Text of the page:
Olive braces herself to get through 24 hours of wedding hell before she can return to her comfortable, unlucky life. But when the entire wedding party gets food poisoning from eating bad shellfish, the only people who aren’t affected are Olive and Ethan. And now there’s an all-expenses-paid honeymoon in Hawaii up for grabs.
Putting their mutual hatred aside for the sake of a free vacation, Olive and Ethan head for paradise, determined to avoid each other at all costs. But when Olive runs into her future boss, the little white lie she tells him is suddenly at risk to become a whole lot bigger. She and Ethan now have to pretend to be loving newlyweds, and her luck seems worse than ever. But the weird thing is that she doesn’t mind playing pretend. In fact, she feels kind of… lucky.
This was my first Christina Lauren book, and it was definitely a solid start to it. I really enjoyed how the enemies to lovers trope was done, and I was truly rooting for Olive and Ethan, both as a couple and as individuals, especially in the first half. The writing was incredibly solid, and with a good audiobook narrator who kept me engaged in the story. The banter was incredibly snarky & made me chuckle a few times, which was awesome.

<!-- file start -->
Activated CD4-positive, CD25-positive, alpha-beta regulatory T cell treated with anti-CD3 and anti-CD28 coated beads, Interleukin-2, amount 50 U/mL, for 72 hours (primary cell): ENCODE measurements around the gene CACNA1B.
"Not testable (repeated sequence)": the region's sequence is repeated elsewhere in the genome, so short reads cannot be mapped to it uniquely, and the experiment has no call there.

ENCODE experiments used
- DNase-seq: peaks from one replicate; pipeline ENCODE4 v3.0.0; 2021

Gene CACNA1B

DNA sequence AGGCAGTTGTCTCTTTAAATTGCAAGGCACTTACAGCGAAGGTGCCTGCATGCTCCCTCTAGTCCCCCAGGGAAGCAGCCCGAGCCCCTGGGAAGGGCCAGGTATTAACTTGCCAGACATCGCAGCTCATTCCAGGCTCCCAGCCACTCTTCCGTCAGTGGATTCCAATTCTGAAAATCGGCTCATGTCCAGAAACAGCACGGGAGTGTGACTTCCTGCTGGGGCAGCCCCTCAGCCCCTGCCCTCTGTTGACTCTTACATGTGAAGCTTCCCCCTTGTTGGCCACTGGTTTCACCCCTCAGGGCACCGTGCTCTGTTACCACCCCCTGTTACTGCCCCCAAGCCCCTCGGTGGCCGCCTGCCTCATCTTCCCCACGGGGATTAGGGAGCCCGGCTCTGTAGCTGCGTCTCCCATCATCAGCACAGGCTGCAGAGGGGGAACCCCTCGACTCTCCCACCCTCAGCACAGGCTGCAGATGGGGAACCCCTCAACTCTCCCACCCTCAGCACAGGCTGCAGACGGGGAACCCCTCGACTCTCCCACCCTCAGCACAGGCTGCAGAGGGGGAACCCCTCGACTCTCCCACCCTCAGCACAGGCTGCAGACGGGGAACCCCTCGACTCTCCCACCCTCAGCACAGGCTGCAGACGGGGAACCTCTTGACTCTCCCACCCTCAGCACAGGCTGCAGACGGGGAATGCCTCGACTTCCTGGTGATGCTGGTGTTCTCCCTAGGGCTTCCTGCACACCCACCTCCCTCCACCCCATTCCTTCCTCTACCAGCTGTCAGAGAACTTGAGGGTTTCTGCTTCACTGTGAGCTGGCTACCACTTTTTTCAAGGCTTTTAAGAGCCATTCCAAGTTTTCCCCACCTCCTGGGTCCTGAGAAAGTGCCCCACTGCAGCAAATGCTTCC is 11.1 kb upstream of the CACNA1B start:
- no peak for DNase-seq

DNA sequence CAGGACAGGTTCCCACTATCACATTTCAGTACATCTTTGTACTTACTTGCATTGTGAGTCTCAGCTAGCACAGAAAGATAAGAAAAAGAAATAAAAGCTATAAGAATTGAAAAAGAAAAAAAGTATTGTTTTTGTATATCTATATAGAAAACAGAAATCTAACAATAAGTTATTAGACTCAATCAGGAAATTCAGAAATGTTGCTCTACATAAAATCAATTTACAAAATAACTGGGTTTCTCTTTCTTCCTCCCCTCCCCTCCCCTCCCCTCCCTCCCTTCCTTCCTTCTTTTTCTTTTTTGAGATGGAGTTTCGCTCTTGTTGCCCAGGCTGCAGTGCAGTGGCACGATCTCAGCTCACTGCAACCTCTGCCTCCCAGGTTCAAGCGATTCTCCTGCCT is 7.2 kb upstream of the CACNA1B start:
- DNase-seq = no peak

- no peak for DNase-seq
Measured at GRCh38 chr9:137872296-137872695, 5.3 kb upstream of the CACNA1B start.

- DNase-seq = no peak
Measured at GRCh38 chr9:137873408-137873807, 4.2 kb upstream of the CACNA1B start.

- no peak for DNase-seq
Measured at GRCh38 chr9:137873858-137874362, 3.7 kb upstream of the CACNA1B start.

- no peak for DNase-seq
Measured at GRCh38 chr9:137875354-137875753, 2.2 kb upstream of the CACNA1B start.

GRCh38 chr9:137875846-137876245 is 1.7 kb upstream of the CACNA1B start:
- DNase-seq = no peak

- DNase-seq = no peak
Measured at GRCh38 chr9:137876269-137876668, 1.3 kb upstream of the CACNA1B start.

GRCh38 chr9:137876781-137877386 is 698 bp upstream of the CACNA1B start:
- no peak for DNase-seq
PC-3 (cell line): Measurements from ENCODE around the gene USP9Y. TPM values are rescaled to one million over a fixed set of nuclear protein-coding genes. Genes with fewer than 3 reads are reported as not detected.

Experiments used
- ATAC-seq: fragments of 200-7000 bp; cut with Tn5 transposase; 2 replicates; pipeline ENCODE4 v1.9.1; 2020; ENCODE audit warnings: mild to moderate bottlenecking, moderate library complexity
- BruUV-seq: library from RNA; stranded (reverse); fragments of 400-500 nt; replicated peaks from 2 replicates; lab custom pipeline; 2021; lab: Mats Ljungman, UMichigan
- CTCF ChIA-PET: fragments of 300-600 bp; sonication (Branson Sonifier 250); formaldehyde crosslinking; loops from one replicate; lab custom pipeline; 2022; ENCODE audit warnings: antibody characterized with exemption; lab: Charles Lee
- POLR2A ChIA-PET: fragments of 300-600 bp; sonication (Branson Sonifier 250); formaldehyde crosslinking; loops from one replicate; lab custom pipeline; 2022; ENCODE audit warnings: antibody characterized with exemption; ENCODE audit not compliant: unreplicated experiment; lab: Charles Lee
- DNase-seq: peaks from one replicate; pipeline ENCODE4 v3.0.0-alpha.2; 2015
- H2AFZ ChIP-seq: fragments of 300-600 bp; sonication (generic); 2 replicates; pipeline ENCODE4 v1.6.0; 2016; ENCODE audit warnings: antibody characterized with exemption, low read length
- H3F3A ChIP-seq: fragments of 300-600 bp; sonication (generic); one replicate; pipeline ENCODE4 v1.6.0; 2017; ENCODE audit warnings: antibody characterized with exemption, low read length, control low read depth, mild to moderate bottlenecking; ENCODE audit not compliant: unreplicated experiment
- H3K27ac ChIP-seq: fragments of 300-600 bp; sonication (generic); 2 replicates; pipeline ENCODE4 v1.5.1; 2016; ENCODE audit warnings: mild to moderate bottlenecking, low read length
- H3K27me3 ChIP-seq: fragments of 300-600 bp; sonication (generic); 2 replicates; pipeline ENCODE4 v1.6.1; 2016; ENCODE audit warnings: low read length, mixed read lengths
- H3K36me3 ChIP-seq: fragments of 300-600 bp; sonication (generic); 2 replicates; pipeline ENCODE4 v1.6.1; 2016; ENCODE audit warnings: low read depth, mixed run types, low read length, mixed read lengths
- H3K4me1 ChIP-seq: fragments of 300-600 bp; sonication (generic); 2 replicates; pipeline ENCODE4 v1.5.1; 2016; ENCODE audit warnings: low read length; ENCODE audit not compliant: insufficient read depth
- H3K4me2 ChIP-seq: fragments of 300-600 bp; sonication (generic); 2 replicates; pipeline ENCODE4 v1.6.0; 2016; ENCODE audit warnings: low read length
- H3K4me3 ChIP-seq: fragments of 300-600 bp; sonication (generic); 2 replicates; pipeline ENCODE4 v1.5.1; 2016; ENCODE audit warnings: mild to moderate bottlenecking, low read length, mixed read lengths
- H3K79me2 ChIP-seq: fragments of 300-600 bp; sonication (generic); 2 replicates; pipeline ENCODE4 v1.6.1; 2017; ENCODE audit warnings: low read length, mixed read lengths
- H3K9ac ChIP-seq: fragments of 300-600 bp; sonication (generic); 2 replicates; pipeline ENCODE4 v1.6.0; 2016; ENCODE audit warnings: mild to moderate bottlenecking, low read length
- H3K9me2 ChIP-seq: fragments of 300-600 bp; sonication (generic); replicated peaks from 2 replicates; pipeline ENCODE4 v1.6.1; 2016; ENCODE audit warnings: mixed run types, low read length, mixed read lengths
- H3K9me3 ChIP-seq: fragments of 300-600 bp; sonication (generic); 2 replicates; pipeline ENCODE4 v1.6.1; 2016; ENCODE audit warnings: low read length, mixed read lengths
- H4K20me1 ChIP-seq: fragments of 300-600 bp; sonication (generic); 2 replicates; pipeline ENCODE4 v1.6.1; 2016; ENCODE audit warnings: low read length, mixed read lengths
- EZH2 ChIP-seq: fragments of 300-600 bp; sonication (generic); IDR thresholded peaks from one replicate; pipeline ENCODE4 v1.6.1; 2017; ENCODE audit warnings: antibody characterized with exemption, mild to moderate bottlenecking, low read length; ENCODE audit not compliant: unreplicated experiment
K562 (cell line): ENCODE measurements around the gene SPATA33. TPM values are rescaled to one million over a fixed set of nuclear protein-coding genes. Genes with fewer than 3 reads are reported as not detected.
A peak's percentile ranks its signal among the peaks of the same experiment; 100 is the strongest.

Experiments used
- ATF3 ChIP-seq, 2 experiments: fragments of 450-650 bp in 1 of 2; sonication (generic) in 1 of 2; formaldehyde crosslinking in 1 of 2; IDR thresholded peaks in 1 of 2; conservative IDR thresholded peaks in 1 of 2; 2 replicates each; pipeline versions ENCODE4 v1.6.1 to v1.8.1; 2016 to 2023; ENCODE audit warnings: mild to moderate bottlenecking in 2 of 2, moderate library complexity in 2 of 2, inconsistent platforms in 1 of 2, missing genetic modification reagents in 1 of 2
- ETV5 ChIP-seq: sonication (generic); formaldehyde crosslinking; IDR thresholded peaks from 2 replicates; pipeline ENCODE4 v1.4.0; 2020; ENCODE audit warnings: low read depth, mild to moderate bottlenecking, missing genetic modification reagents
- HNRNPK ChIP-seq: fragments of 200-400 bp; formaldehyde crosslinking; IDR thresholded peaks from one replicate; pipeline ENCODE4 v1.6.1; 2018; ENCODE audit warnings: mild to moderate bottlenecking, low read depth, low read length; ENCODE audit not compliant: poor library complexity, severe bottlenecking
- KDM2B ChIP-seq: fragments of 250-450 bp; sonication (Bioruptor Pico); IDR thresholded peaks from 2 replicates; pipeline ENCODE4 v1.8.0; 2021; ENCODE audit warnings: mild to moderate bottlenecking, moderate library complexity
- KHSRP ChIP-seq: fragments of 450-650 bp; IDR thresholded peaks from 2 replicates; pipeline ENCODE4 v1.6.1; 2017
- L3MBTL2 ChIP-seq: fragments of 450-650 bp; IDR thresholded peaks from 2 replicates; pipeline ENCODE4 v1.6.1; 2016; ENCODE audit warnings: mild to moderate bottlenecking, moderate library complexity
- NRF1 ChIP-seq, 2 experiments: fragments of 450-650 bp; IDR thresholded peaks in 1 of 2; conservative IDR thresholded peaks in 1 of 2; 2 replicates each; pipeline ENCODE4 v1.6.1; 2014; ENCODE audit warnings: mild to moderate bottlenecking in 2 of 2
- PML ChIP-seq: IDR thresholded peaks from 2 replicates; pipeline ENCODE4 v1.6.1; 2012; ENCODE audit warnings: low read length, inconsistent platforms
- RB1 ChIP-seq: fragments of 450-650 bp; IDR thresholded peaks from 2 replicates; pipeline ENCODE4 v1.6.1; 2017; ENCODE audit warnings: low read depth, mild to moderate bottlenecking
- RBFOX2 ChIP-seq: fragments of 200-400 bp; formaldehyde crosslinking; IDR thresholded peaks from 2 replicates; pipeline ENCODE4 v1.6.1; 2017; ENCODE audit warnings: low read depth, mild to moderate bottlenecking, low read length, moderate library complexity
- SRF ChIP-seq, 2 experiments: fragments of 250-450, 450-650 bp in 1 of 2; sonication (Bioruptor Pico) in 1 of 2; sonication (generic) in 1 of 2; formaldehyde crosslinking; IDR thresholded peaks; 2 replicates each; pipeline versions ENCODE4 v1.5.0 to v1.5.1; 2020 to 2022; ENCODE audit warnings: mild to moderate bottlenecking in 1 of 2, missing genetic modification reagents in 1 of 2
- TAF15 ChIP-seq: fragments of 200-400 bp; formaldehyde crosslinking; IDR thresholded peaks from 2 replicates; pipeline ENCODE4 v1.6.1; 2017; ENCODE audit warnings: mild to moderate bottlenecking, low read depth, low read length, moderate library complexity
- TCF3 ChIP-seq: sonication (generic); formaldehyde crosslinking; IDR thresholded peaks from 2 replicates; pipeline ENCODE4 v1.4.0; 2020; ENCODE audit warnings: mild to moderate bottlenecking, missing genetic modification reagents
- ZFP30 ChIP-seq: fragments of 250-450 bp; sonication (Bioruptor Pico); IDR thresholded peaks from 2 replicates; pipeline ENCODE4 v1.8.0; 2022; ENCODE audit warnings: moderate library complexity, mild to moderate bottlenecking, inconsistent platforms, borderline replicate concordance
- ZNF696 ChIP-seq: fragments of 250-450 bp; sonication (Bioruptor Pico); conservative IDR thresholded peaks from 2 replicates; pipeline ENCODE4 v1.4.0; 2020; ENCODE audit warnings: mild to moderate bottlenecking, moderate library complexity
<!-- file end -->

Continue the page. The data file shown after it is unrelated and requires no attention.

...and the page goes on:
However, what killed this from being a four star read (or potentially above) was the shift in tone and plot – it became a little more heavy & was just not my favourite as well as something I didn’t completely expect. BUT this was so cute and the Hawaiian setting had me just swooning and made me want to drop everything and go to Hawaii (if only I could. Ah well).